The Payne-Friedman Barn

Dallas, Pennsylvania

Dallas is nestled in the foothills of Pennsylvania's famous Pocono Mountains and near the center of the once booming anthracite coal region of Northeastern PA. In the 19th and early 20th century clean and long-burning anthracite was the premium fuel to power railroad locomotives and for residential heating.

The restored Payne-Friedman barn.

It was W. T. Payne, owner of The Boston Coal Company, who purchased approximately 500 acres near Dallas and built a huge bank barn in 1912. An addition was constructed in 1927. W.T.'s barn was touted to be the largest in Northeast PA and certainly its dimensions of 40' wide, 190' long and 40' to the gable point are impressive. There are four levels: the basement for livestock, the main upper floor, and an additional two lofts above the main floor.

Allison and Rob Friedman purchased the farmstead and the remaining 100 acres in 2003 and found the former 75-cow dairy barn in a serious state of disrepair and its downward spiral was accelerating. The farm's three silos, milk house and outbuildings were already demolished when the Friedmans arrived, their existence only marked by concrete foundations.

Allison and Rob were fortunate to obtain the barn's original blueprints as well as the Material and Specifications List. The framing lumber is short leaf Southern yellow pine, the board and batten exterior siding is white pine, the main floor is yellow pine, and the shingles are asphalt laid in a diagonal pattern. The barn features copper flashing and gutters, and the cow stable had a black walnut block floor installed with the grain end up (block floors were once popular in factories because they were easier than concrete on the workers' feet and the end grain wears slowly). The hinges, locks, door tracks, sash fixtures and other hardware totaled $250, a large amount in 1912. W.T. purchased the latest labor saving devices from firms like Jamesway; added in 1927 were a litter carrier suspended from a track running behind the cows, and a hay track and car at the top of the loft's roof rafters to lift forks or slings of loose hay into the haymow.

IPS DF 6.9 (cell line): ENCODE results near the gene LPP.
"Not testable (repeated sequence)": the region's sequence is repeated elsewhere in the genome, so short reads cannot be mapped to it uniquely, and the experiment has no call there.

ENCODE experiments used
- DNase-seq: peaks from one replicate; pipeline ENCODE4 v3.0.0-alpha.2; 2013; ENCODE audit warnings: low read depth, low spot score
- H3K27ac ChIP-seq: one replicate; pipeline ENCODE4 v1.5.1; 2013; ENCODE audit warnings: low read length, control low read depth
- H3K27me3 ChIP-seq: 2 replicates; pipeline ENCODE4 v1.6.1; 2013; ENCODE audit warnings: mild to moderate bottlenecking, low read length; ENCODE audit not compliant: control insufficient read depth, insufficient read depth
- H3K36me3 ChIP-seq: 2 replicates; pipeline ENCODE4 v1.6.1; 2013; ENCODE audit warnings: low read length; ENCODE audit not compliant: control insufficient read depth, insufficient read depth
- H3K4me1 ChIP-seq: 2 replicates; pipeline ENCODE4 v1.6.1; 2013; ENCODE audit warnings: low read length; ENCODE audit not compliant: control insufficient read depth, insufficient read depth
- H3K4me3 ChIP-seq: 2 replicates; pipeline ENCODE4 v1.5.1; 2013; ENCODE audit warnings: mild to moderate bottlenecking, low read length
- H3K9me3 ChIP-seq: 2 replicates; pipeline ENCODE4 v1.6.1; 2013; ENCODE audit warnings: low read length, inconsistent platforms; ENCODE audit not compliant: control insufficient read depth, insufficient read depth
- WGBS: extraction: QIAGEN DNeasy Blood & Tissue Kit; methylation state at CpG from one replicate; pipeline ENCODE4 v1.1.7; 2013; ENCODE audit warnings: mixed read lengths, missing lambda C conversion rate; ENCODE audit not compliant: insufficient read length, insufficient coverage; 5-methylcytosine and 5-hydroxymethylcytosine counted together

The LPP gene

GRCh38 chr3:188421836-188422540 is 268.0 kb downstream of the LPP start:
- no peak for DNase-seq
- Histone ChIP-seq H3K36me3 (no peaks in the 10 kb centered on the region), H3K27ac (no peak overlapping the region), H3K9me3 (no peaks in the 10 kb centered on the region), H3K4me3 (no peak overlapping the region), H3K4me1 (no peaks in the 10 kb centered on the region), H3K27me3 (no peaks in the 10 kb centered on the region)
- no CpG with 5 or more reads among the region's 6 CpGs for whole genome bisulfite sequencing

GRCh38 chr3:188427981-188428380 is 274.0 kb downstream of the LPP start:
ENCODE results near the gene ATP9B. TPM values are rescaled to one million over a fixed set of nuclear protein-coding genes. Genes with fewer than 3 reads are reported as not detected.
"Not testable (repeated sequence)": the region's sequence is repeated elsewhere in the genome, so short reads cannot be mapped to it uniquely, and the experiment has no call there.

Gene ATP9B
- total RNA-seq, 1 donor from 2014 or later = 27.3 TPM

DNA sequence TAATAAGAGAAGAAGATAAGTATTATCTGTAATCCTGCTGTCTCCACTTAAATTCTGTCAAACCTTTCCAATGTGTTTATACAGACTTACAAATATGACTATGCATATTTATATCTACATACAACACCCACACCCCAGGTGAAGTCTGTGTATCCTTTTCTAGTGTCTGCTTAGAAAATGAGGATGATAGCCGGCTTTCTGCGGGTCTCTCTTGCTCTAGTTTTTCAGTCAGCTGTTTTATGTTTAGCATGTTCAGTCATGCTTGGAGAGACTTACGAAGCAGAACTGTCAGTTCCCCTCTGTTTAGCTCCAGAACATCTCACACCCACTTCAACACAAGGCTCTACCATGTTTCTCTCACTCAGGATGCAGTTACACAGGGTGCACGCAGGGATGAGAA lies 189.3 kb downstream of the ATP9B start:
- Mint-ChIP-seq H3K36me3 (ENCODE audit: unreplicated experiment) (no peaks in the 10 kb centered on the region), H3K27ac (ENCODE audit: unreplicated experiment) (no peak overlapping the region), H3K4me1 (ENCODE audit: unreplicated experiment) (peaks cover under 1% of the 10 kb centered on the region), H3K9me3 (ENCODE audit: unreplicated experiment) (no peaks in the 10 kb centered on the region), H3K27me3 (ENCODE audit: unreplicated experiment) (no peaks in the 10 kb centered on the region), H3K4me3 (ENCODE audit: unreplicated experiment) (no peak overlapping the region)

South gable.
What did we get ourselves into?

Although decrepit the barn was largely intact thanks to the concrete foundation and an 8" x 8" post and beam frame. Allison comments that, "The concrete / plaster in this barn is amazing! It is built stronger than Fort Knox!" While that may be a bit of hyperbole, Mr. Payne with substantial off-farm income could afford to indulge his farm with the latest and best. W. T. was only mimicking what many other wealthy persons did in the Gilded Age of the late 19th century. These self-made men often had rural backgrounds and could now afford a showplace farm engaged in a progressive dairying and/or breeding operation.

A showplace farm of 500-acres required numerous employees in the days of animal horsepower and hand milking. Allison understands that the farm hands were paid half their salary in cash and the balance as a tenant house, heating fuel, meat, milk and vegetables. Undoubtedly W.T. heated his tenant houses with clean burning anthracite coal!

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